One area in particular, the striatum, had enhanced sensitivity to insulin after the 8-weeks of exercise, such that the brain response of a person with obesity after exercise training resembled the response of a person with normal-weight. Interestingly, the greater the improvement in brain function, the more belly fat a person lost during the course of the exercise intervention. Behaviorally, participants reported an improvement in mood and task switching, which is an indicator for improved executive function.

‘The bottom line is that exercise improves brain function’, said Kullmann; ‘And increasing insulin sensitivity in dopamine-related brain regions through exercise may help decrease the risk of a person to develop type 2 diabetes, along with the benefits for mood and cognition’.

Source: Society for the study of Ingestive Behavior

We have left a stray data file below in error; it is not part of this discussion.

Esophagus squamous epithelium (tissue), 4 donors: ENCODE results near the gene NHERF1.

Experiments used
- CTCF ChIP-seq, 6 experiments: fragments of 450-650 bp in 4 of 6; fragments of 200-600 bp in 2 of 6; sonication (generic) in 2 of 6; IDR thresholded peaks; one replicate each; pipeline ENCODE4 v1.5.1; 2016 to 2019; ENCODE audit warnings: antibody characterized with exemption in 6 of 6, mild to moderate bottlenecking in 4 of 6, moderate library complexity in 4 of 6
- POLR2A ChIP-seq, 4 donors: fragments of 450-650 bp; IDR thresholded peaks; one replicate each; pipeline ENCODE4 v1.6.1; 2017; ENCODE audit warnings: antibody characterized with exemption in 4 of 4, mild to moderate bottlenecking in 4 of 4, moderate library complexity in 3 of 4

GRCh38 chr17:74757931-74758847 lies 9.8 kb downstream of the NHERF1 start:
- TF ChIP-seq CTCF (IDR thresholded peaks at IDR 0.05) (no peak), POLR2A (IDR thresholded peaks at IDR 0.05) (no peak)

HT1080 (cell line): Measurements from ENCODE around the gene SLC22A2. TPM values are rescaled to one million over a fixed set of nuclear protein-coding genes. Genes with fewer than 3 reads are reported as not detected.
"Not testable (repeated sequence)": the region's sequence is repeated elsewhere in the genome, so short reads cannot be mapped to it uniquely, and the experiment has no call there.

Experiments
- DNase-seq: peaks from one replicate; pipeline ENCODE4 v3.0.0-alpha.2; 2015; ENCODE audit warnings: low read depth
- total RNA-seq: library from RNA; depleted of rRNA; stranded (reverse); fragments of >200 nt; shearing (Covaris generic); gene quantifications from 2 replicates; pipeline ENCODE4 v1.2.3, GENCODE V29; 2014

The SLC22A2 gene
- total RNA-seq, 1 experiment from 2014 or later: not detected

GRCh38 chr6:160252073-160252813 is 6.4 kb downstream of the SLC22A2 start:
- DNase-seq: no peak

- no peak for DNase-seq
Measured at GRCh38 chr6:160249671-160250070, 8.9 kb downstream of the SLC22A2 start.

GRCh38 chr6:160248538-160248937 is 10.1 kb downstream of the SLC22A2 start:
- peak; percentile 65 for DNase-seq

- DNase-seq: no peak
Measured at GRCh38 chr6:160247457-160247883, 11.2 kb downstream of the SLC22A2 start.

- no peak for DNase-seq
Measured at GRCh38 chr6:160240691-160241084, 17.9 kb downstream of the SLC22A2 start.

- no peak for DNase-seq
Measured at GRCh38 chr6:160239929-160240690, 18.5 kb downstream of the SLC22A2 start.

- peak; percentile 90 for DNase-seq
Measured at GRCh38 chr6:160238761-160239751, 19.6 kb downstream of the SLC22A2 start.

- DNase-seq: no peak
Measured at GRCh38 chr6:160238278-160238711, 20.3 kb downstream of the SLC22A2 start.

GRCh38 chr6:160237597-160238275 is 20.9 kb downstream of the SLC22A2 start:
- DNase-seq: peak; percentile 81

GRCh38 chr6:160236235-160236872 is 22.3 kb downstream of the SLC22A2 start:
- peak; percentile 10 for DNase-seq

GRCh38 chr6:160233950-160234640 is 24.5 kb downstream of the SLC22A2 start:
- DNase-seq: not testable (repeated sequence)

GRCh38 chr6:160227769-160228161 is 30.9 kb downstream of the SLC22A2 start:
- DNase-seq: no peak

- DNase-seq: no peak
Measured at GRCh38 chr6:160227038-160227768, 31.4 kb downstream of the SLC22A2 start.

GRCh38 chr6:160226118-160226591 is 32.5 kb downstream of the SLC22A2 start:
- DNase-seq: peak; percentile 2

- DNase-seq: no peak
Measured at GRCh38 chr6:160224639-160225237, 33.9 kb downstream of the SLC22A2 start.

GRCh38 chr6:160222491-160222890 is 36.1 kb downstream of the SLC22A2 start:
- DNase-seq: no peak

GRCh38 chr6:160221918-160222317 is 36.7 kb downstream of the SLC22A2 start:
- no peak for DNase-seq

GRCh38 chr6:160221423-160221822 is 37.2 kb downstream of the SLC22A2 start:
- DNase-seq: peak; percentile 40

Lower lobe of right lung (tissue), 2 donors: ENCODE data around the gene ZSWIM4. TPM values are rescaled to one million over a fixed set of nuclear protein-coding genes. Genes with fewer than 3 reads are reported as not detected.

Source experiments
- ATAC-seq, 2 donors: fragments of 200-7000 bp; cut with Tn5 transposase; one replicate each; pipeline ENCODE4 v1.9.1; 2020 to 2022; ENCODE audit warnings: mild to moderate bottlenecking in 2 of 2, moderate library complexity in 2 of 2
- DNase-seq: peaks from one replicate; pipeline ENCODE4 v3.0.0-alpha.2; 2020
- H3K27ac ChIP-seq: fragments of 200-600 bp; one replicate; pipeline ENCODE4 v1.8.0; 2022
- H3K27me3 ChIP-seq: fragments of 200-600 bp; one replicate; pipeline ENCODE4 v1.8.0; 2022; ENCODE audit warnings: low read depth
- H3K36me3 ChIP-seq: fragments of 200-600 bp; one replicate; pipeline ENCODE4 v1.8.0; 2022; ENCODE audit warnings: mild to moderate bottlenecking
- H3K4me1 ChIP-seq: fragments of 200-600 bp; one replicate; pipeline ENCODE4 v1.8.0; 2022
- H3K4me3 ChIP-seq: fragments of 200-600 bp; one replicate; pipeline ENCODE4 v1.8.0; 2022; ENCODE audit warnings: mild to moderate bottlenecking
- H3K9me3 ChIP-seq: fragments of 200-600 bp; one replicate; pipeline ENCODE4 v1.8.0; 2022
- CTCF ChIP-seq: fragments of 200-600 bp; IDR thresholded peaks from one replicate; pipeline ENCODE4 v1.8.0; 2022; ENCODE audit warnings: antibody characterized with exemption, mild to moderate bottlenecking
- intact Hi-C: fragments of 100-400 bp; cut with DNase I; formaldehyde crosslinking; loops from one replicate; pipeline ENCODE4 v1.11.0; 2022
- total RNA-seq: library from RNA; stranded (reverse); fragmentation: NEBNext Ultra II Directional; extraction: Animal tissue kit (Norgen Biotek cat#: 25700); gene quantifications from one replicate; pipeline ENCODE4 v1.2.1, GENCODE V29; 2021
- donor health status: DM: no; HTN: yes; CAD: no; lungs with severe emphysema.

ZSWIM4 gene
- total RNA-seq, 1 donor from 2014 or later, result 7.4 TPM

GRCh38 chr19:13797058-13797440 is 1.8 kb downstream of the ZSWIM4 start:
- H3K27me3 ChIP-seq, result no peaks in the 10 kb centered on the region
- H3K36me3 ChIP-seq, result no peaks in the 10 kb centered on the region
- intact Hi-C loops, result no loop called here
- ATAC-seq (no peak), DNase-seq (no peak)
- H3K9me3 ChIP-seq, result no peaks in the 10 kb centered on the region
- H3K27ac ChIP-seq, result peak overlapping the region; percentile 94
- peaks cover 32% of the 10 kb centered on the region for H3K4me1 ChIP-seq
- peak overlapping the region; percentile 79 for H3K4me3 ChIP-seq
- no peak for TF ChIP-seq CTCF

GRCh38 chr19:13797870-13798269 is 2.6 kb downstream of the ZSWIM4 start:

Enzymes responsible for inducing lean and obese states revealed

The Developmental Origins of Health and Disease (DOHaD) hypothesis states that the nutritional environment in early life makes people susceptible to lifestyle-related diseases, such as obesity, diabetes and heart attack, as adults. Many of those diseases exhibit reduced mitochondrial metabolism in the tissues of the body. Now, researchers from Kumamoto University in Japan have revealed that two metabolic pathways involved in energy metabolism may play a role in the DOHaD hypothesis.

All cells regulate gene expression related to metabolic pathways, and adapt to environmental changes such as fluctuations in nutrition, oxygen supply, exercise, and temperature. Cells in the human body use two types of cellular metabolism, mitochondrial respiration and glycolysis.